So I spent Monday getting a court order to put him on a 72 hour psych hold and then spent 7 hours in the ER with him until he could be evaluated and get a bed at the psych hospital.

When he wasn't spewing venom at me, he was saying completely nutty stuff. He is seriously mentally ill.

On top of this, we have Dark Haired Daughter, who is bipolar. She's doing fine, but there is always something to deal with.

Youngest Son is seriously depressed and in a ton of trouble with school, with the law, etc.

I'm dragging my cross, puny and light as it is, right behind Christ. I just keep praying that I'll be able to experience an Easter this year.

Palm Sunday: Poetry

The Donkey
When fishes flew and forests walked
And figs grew upon thorn,
Some moment when the moon was blood
Then surely I was born.
With monstrous head and sickening cry
And ears like errant wings,
The devil’s walking parody
On all four-footed things.
The tattered outlaw of the earth,
Of ancient crooked will;
Starve, scourge, deride me: I am dumb,
I keep my secret still.
Fools! For I also had my hour;
One far fierce hour and sweet:
There was a shout about my ears,
And palms before my feet.
- G. K. Chesterton

Pope Francis: The Holy Spirit

The Holy Spirit also makes the Christian "wise". This is, however , not in the sense that he or she has an answer for everything, or knows everything, but in the sense that he or she "knows" of God, how God acts, they know when something is of God and when it is not. They know this, they have this wisdom that God gives our heart. The heart of the wise man has this taste of God. It is so important that our communities have Christians such as these! Everything about them speaks of God and becomes a beautiful and vital sign of His presence and His love. And it is something we cannot improvise, something we cannot obtain by our own merits: it is a gift that God gives to those who are docile to His Holy Spirit. We have the Holy Spirit in our hearts we can listen to him or not. If we listen to him he teaches us this path of wisdom, he gifts us wisdom which is seeing with God’s eyes, listening with God’s ears, loving with God’s heart, judging things with Gods’ judgment. These are the things that Holy Spirit gifts us and we can all have this. We just have to ask the Holy Spirit.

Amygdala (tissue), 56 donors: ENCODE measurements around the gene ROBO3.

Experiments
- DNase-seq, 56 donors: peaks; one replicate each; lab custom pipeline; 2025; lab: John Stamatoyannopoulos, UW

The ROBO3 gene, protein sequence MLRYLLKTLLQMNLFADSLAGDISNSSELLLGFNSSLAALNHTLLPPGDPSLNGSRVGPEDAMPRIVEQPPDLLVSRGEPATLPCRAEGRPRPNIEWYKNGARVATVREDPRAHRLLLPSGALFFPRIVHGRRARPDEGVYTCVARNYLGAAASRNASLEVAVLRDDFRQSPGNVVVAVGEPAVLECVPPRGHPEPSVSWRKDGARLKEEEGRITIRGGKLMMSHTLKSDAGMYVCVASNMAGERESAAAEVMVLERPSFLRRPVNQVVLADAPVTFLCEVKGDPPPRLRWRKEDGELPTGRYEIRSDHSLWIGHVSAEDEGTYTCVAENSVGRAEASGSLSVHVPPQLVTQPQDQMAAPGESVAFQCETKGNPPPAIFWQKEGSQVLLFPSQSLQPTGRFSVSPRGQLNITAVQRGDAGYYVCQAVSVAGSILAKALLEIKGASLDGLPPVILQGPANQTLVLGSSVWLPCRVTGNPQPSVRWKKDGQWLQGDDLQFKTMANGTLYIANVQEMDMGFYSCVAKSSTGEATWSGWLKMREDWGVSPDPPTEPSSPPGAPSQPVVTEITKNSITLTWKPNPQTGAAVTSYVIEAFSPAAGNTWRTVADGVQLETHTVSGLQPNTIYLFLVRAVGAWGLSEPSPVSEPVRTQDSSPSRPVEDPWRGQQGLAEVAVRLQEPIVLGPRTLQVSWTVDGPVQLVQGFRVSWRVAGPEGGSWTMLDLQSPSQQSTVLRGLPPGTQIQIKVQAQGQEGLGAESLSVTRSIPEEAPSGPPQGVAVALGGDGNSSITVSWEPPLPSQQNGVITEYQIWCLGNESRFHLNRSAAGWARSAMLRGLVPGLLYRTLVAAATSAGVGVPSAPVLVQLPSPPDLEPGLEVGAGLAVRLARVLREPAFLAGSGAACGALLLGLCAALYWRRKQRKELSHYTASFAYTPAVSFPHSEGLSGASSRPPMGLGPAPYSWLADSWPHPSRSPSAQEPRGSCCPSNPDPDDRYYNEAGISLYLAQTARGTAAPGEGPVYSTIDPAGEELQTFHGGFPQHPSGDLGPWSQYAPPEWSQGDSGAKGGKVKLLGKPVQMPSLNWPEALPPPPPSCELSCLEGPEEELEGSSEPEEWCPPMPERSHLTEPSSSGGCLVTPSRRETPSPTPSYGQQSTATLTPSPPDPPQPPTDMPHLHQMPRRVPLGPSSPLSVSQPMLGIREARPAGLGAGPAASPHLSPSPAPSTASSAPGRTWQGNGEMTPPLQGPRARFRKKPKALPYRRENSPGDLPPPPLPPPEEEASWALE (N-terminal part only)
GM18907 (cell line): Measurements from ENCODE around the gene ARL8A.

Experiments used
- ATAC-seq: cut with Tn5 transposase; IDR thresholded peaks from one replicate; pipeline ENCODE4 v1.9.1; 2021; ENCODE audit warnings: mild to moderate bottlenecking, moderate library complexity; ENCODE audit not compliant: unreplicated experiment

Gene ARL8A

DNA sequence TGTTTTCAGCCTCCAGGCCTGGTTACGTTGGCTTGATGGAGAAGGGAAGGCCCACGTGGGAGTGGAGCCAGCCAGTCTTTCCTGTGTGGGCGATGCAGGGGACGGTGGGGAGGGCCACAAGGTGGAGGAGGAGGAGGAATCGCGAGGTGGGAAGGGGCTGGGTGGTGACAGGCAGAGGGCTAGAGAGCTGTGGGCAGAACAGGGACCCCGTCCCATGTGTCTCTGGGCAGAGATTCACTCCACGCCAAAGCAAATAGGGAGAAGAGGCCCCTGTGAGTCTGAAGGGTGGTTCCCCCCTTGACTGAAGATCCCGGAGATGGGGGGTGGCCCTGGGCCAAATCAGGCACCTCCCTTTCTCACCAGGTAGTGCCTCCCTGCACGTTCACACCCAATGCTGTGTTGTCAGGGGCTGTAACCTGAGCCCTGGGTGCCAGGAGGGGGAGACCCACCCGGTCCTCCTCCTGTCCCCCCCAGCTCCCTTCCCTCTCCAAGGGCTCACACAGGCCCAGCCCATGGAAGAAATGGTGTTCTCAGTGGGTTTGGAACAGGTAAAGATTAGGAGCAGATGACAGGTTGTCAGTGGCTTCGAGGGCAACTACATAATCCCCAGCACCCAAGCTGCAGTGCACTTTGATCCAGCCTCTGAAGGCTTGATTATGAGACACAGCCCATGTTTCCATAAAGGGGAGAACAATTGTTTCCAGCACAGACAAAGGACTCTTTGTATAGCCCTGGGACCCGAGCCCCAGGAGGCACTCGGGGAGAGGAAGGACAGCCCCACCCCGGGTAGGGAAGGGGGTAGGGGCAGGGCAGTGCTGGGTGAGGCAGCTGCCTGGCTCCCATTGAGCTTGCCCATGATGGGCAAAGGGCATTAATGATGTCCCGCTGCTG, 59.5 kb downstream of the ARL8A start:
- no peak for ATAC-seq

Think of a mother at home with her children. One does something and the other thinks otherwise and the poor mother is torn between the two with the children’s problems; when the mother is tired and she shouts at her children, is that wisdom? I ask you is that wisdom – what do you say? No! Instead when the mother takes her child to one side and gently rebukes him, and explains this is God’s wisdom! Yes! And this is what the Holy Spirit gives us in life.
- General Audience, 4.9.14, Vatican Radio

Living the Catholic Life: Radio Interview

Here's my radio interview with Grand Rapids' Holy Family Radio. The show is "Living the Catholic Life" and I'm speaking on the REAL War on Women.


To heck with random acts of kindness: let's be intentional